South Carolina man guilty in 1st federal gender identity hate crime case

South Carolina Gender Identity Hate Crime

It took a jury only four hours to convict Daqua Lameek Ritter, 26, (right) a South Carolina man, of murdering Pebbles LaDime “Dime” Doe, (left) 24, a Black transgender woman, in the first federal trial for a hate crime based on the victim’s perceived gender identity. Photos: Facebook and United States Department of Justice

It took a jury only four hours to convict a South Carolina man of murdering a Black transgender woman in the first federal trial for a hate crime based on the victim’s perceived gender identity.

Pebbles LaDime “Dime” Doe, a 24-year-old Black transgender woman, was found shot to death in her car in Allendale, South Carolina, on Aug. 4, 2019.

On Friday, Daqua Lameek Ritter, 26, was found guilty of all counts including one hate crime count, one federal firearm count, and one obstruction count in Doe’s murder.

Prosecutors said Ritter killed Doe to hide their sexual relationship and his own sexual identity.

A second man, Xavier Pinckney, 24, was charged with two obstruction counts for providing false and misleading statements to authorities investigating the murder.

Pinckney pleaded guilty to a single count of obstruction in October.

Trans pioneer Sir Lady Java fought LAPD discrimination in 1967

“Acts of violence against LGBTQI+ people, including transgender women of color like Dime Doe, are on the rise and have no place in our society,” Acting Associate Attorney General Benjamin C. Mizer said in a statement issued Saturday.

More than 30 transgender and gender non-conforming people were killed last year, the overwhelming majority of them were Black or Latino.

“The jury’s verdict sends a clear message: Black trans lives matter, bias-motivated violence will not be tolerated, and perpetrators of hate crimes will be prosecuted to the fullest extent of the law,” Assistant Attorney General Kristen Clarke of the Justice Department’s Civil Rights Division said in the statement.

Prosecutors presented witnesses in court last week who testified that Ritter grew angry and defensive when questioned by friends about his relationship with Doe. The small-knit community of roughly 8,000 residents knew that Doe started her transition shortly after high school, and Doe had reportedly told people of her sexual relationship with Ritter.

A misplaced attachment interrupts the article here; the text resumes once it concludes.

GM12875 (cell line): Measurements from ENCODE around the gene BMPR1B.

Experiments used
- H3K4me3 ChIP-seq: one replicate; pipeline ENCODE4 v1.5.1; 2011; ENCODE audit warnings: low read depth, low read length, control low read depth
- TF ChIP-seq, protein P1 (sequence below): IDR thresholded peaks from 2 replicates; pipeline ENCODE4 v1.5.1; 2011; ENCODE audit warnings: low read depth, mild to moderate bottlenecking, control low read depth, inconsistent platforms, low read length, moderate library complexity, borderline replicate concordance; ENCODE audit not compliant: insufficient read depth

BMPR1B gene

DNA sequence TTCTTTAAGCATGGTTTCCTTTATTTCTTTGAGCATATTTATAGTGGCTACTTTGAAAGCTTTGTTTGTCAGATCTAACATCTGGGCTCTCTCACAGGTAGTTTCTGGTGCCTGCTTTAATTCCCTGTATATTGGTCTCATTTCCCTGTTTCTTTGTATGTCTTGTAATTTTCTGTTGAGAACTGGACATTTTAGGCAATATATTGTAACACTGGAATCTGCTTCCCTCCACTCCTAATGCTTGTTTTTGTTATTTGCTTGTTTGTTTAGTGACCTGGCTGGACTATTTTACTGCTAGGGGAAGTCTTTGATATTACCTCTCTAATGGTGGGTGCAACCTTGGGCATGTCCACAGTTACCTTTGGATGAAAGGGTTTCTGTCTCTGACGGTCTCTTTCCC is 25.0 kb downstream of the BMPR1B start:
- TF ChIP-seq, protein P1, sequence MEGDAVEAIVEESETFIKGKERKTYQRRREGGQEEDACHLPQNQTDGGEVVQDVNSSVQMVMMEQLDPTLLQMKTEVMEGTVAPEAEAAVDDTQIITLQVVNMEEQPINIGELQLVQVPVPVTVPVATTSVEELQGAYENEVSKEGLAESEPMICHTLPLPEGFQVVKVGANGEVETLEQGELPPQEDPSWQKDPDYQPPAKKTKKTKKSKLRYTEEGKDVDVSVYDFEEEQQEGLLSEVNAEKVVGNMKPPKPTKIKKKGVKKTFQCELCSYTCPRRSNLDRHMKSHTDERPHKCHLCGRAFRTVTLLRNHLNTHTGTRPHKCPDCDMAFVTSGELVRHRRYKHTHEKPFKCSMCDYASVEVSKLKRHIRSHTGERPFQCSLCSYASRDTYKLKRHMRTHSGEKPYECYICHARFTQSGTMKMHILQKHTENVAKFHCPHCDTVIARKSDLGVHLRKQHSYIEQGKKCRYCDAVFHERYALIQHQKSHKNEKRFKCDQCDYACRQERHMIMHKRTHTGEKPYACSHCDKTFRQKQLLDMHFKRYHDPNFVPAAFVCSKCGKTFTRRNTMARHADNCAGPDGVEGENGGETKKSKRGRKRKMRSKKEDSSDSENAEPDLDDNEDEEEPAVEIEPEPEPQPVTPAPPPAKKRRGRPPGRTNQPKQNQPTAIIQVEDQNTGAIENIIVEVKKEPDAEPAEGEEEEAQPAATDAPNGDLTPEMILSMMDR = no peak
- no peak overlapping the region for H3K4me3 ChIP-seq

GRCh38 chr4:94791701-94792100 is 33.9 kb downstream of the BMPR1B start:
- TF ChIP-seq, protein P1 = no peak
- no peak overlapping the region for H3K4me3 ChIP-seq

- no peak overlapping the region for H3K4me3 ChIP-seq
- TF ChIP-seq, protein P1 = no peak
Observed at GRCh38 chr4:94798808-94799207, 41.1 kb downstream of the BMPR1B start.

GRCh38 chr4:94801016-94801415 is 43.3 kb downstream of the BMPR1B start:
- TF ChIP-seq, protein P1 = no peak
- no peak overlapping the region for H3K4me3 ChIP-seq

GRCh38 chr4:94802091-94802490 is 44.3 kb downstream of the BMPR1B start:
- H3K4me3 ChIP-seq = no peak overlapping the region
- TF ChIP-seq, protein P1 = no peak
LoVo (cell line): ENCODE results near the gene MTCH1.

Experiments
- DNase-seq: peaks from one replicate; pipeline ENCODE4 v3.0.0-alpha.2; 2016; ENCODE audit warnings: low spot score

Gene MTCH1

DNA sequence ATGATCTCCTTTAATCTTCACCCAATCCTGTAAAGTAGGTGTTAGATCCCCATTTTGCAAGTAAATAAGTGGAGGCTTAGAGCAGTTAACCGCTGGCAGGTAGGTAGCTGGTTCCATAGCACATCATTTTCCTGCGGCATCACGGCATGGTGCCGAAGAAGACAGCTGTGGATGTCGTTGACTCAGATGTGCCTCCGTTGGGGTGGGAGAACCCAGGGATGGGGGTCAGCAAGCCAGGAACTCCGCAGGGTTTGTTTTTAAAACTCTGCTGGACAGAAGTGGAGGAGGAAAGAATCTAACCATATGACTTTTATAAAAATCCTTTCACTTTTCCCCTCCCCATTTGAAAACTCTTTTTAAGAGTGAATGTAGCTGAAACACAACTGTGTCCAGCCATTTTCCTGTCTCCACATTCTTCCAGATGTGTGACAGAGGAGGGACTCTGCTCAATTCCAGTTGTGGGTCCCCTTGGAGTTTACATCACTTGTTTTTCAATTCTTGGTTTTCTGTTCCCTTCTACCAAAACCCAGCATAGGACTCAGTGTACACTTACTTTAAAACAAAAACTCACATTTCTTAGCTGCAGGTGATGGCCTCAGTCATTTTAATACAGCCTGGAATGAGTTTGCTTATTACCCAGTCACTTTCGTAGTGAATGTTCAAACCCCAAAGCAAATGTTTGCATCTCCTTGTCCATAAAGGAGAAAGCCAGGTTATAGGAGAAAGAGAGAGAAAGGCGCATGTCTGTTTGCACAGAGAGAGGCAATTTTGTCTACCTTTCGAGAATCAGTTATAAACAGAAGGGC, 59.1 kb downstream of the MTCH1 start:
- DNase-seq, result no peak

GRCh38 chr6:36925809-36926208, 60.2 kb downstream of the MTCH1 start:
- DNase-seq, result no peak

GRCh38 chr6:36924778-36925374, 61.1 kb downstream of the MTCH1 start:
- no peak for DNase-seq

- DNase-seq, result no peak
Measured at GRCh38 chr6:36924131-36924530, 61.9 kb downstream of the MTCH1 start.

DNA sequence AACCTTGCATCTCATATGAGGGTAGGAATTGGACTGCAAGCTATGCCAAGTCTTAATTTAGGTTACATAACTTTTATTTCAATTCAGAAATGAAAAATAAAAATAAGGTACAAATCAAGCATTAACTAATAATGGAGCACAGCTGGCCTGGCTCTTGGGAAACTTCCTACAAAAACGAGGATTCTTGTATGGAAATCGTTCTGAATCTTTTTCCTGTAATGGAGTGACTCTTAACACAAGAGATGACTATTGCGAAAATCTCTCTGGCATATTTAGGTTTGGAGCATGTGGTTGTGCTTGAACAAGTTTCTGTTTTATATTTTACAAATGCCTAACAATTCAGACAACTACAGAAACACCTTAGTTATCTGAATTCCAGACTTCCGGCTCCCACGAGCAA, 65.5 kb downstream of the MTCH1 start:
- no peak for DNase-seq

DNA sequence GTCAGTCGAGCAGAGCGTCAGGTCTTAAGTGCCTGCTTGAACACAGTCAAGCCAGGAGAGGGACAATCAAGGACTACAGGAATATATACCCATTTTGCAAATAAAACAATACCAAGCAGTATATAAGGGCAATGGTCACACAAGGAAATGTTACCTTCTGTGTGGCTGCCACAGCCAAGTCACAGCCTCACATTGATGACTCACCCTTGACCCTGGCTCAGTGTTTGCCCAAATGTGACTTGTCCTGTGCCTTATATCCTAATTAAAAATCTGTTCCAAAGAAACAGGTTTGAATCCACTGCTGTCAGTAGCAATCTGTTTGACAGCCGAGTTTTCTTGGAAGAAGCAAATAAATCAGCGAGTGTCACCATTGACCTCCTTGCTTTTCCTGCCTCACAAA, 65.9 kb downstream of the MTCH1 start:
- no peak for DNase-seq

Gender identity became a basis for federal hate crime prosecution in 2019. While this case is the first trial using gender identity as a basis for a federal hate crime, it’s not the first time a person has been prosecuted under gender identity as a reason for a federal hate crime. 

Joshua Vallum pled guilty to the murder of Mercedes Williamson, a 17-year-old transgender female, in 2015. Vallum used a stun gun to incapacitate the teenager before stabbing and beating her to death.

Much like the case of Ritter and Doe, prosecutors said Vallum killed Williamson to hide their sexual relationship and his sexual identity from fellow gang members.

In a South Carolina courtroom last week, a former girlfriend, Yanna Albany, testified Ritter became angry and used a homophobic slur when she broke up with him due to his relationship with Doe. Albany, Doe’s cousin, said Ritter grew enraged, accused Doe of lying, and threatened to beat Doe when Albany revealed she had learned of the relationship from Doe.

Prosecutors said at trial that Ritter used Pinckney’s phone to arrange a meeting with Doe on the day of the murder and was later seen with Doe in a car as she was ticketed for a traffic violation.

Ritter faces a maximum of life in prison without the possibility of parole.

His sentencing date has not yet been announced.

U.S. Attorney Adair F. Boroughs for the District of South Carolina said he hopes the conviction will help Doe’s surviving family and friends deal with her loss.

“As Dime Doe’s loved ones remember her, we hope this verdict provides them some comfort,” Boroughs in the statement.

This article originally appeared on, and is shared here as part of an LGBTQ+ community exchange between Q Voice News and Equal Pride.

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Donald Padgett

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